Empowering the Freelance Economy

Dubai: new residency rules welcome freelancers and their families

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More freelancers could call Dubai their home thanks to an overhaul of the Emirate’s latest residency rules. Two new visas boast a no-sponsor-needed residency and are being highly praised for their flexible and long-term approach.

The five-year Green Visa offers amazing flexibility to skilled professionals, investors and entrepreneurs to stay in Dubai, even as a freelancer or self-employed.

The ten-year Golden Visa is being granted to those of exceptional talent: students and graduates, humanitarian pioneers and scientists to name a few. Faster processing times and digital entries are also a benefit of the latest overhaul of residency rules.

Can freelancers bring their families to Dubai?

The new visa changes in UAE bring excellent news for family members of residents, according to property site, Bayut:

Having a freelance visa and permit in Dubai also allows you to work as an independent contractor for companies across the UAE and allows you access to the free zone’s business centre. 

With the freelance visa in Dubai, you can also sponsor family members to come and live with you in an apartment or villa for rent in Dubai. However, bear in mind that you cannot sponsor employees with your freelance permit and visa. 

“Parents can now sponsor their unmarried daughter indefinitely and their sons until age 25. Previously, the cut off age for boys was 18. Green visa holders can bring any first-degree relatives who can stay as long as the Green visa of the resident remains valid.

“Moreover, children with disabilities will get a resident permit permanently regardless of their age.”

For those that wish to come to Dubai to start their job search, there is a catch. According to Bayut, anyone who has graduated from any of the best 500 universities globally and is classified in the first, second or third skill level (as listed by the Ministry of Human Resources and Emiratisation) will be able to apply.

How long can I stay on a tourist visa in Dubai?

A new 5-year tourist visa is also part of the newly introduced visa rules, which means tourists no longer need a sponsor to apply. Visitors can stay for 90 days in a row, and the visa can be extended further. However, the maximum number of days of stay in the UAE is limited to 180 days per year.

Candidates must submit a six-month bank statement with a minimum balance of $4,000 (in any currency) with the application.

Fastest growing industries hiring freelancers in Dubai

According to a report by the Gulf Times, the fastest-growing industries for freelancers in 2022 include Digital Marketing (37 per cent), Information Technology (20 per cent), Customer Service (12 per cent), Accounting, Banking and Finance (12 per cent), HR and Recruiting (10 per cent) and Graphic Design (10 per cent).

Most in-demand freelancer skills

Respondents in a Bayt survey showed that the top skills freelancers must have, include include: time management (38 per cent), communication skills (27 per cent), ability to market themselves (19 per cent), leadership (9 per cent) and attention to detail (7 per cent).

The survey revealed that freelancers search for jobs on online job sites and professional platforms (69 per cent), social media (12 per cent), companies’ websites (12 per cent) and personal networks (2 per cent).

  • 7 in 10 MENA employers are planning to hire freelancers in 2022.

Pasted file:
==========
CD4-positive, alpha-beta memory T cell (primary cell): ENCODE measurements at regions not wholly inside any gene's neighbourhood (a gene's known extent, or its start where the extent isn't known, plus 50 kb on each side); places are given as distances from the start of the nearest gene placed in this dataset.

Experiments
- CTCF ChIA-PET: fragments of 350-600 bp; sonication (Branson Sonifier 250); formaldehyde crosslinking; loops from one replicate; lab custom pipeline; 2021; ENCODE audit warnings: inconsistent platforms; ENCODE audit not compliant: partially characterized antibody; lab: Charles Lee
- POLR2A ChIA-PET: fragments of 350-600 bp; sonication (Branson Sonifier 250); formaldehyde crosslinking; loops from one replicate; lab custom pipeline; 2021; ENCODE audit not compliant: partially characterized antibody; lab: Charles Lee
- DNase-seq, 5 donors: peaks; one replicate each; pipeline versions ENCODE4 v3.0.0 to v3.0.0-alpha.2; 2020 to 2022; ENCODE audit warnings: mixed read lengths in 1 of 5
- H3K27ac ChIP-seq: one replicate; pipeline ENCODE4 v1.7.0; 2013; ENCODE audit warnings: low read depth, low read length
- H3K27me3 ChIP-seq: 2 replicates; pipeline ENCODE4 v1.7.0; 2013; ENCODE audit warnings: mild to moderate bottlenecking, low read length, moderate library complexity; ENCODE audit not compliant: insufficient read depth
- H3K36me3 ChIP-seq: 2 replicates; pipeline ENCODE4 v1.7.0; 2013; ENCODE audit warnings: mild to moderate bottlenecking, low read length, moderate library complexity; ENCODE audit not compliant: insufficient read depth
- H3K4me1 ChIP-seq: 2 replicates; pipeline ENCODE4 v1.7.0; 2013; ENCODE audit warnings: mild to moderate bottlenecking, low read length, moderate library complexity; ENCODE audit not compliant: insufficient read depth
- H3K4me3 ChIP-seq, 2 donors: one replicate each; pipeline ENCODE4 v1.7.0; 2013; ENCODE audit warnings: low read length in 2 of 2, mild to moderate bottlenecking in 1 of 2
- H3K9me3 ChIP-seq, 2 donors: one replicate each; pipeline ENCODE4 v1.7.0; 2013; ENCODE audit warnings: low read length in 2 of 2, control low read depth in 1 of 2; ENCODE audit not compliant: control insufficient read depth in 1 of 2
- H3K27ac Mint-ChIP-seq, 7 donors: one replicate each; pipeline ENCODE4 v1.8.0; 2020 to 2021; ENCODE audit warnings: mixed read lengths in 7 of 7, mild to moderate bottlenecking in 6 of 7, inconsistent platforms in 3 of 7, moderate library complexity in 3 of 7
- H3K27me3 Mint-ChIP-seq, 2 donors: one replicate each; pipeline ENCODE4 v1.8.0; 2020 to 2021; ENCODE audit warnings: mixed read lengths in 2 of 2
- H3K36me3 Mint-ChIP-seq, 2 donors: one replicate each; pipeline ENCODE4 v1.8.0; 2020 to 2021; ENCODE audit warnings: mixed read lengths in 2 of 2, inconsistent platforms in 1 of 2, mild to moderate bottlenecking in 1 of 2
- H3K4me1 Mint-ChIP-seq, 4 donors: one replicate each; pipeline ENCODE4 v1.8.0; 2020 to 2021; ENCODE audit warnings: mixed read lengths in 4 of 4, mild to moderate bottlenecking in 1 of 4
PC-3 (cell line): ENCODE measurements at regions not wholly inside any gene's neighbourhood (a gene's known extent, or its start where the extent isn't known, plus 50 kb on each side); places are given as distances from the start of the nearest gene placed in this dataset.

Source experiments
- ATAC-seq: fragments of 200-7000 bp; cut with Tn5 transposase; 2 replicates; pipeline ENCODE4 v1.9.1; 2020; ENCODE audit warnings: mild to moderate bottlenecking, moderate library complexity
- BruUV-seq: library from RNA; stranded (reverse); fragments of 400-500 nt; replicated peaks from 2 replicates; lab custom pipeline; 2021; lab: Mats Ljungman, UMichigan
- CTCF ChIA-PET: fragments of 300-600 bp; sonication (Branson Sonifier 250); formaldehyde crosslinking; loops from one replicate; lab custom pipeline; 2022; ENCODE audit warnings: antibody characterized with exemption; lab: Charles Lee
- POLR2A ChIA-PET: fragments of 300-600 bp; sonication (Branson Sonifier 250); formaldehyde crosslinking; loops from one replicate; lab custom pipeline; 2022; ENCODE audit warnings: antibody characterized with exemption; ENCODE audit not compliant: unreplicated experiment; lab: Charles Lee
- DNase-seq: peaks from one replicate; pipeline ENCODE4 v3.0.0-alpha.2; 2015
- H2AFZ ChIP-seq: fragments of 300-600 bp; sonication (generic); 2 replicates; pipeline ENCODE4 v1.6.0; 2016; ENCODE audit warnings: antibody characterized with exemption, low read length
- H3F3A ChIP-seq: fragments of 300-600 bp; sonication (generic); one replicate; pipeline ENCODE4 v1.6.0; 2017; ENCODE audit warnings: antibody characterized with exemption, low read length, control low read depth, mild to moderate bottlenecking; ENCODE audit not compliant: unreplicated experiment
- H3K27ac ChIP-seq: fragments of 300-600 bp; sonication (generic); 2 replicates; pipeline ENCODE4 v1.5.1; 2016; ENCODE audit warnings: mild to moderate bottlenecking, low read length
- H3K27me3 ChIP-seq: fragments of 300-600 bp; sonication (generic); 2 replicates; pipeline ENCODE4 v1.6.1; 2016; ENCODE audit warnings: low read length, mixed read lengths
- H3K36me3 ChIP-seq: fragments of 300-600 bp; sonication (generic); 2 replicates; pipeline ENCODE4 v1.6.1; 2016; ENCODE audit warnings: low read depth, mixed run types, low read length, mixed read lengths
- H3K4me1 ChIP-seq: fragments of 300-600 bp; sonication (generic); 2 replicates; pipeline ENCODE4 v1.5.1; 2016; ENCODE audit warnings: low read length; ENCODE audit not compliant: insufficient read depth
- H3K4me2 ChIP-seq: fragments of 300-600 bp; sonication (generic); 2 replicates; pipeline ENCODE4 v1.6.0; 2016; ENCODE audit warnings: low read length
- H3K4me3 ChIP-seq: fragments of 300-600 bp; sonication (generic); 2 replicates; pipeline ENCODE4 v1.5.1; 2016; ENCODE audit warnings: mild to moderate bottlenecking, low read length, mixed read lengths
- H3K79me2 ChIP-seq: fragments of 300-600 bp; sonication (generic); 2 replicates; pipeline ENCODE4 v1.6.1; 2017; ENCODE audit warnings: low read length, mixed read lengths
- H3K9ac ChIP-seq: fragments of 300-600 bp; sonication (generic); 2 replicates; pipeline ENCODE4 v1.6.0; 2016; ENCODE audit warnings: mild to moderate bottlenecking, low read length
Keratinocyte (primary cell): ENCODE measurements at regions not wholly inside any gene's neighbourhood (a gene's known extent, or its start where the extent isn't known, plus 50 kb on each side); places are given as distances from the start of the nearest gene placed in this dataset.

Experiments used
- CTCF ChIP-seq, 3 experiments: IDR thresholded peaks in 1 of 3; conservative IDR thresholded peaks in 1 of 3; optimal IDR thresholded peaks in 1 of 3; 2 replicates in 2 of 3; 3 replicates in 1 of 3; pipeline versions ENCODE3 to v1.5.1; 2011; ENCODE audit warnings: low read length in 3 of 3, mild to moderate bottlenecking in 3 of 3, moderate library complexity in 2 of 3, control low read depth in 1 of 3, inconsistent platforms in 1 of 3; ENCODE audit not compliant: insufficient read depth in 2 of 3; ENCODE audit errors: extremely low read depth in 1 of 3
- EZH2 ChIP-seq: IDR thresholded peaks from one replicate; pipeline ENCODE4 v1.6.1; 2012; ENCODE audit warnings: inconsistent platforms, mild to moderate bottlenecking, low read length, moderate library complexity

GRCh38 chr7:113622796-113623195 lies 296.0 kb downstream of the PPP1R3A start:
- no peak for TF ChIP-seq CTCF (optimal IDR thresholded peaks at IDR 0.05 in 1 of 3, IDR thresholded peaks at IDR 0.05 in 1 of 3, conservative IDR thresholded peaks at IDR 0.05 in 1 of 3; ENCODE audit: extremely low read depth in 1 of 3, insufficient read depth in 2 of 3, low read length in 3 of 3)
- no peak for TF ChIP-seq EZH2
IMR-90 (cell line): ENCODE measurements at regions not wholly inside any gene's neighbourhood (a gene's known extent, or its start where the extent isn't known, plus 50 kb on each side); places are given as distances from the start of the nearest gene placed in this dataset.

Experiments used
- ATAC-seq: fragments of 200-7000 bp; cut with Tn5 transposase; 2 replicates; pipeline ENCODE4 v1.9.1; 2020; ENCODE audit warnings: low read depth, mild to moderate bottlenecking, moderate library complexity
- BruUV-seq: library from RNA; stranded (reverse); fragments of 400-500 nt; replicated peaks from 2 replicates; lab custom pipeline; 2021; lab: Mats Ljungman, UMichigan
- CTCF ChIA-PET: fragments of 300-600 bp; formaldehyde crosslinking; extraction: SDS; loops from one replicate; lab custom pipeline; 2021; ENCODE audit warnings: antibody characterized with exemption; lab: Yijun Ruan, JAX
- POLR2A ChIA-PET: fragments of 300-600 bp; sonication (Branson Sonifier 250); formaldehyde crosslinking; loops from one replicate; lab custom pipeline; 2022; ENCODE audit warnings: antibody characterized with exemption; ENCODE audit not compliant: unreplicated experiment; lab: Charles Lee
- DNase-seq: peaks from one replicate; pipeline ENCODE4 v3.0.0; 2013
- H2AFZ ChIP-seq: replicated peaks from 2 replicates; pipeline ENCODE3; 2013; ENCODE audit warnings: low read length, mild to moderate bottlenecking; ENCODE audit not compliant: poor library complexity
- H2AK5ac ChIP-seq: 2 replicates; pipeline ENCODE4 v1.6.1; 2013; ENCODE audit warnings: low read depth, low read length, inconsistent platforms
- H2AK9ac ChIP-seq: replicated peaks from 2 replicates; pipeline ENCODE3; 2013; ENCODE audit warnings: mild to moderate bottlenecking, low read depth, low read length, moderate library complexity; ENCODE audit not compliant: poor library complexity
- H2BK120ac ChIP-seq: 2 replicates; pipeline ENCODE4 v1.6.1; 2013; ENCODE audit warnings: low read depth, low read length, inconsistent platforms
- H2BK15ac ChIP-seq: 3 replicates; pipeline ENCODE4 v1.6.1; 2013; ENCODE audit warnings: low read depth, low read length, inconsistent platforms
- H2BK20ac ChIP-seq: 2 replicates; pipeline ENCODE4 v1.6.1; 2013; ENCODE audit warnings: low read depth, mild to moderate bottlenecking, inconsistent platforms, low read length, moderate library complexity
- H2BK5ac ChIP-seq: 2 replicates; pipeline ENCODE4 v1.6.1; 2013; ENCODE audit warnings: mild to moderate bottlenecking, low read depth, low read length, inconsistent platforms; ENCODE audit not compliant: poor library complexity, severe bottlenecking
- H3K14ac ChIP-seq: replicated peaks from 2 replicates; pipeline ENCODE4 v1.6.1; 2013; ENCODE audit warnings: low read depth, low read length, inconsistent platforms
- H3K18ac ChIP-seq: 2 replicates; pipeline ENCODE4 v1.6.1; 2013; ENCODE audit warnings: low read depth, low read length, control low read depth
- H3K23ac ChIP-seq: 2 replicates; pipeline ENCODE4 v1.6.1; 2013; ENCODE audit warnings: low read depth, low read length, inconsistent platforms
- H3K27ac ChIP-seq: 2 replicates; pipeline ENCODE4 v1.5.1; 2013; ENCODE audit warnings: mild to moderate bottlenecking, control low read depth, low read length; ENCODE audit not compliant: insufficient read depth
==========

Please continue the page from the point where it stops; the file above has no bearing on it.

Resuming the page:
• Digital Marketing (37%) and Information Technology (20%) are the fastest-growing industries for freelancers.
  • 87% of professionals believe that freelancers have experienced a surge in demand in the past two years.
  • The biggest motivations for taking up freelance work include earning extra income (40%) and exploring more career opportunities (23%).
  • 78% of respondents plan to do more freelance work in 2022.

Tips to consider before moving to Dubai as a freelancer

  • Consider trying out Dubai as a tourist before you move there permanently. Work as a digital nomad for existing clients back home.
  • Understand the laws of the Emirates when it comes to cultural differences and setting up a business. Study and ask what is accepted and what is forbidden.
  • Start making enquiries with recruiters, digital nomads and directly to clients you would like to work for to understand day rates and payment terms.
  • The cost of living in Dubai: your income v. those of the uber-wealthy locals. Your everyday surroundings could be very glamorous, but keep your head when it comes to realistically affording everyday living in Dubai. Find your balance. Will you have to home school your children or can you afford private schooling?
  • What you need to open a bank account in Dubai v. keeping a bank account open in your home country.
  • Understand the real estate market when it comes to deposits and rental agreements.
  • Pensions are still a developing consideration for Dubai, so set up something for yourself and understand any tax implications or lost home country government top-ups if you move overseas.
  • Understand tax obligation differences and status between being say a UK resident v. full-time Dubai resident.
  • Many freelancers are attracted to the tax-free status of the Emirates, however, you need a considerable amount of savings before they move to cover initial moving and living costs including Visa fees. Plus an added buffer when looking for work and waiting for payments to come through.

Sites that might be useful for your research:

Average freelancer incomes in Dubai

Day in the Life of a Digital Nomad in Dubai


Freelancer Marketplace

Recruitment agencies

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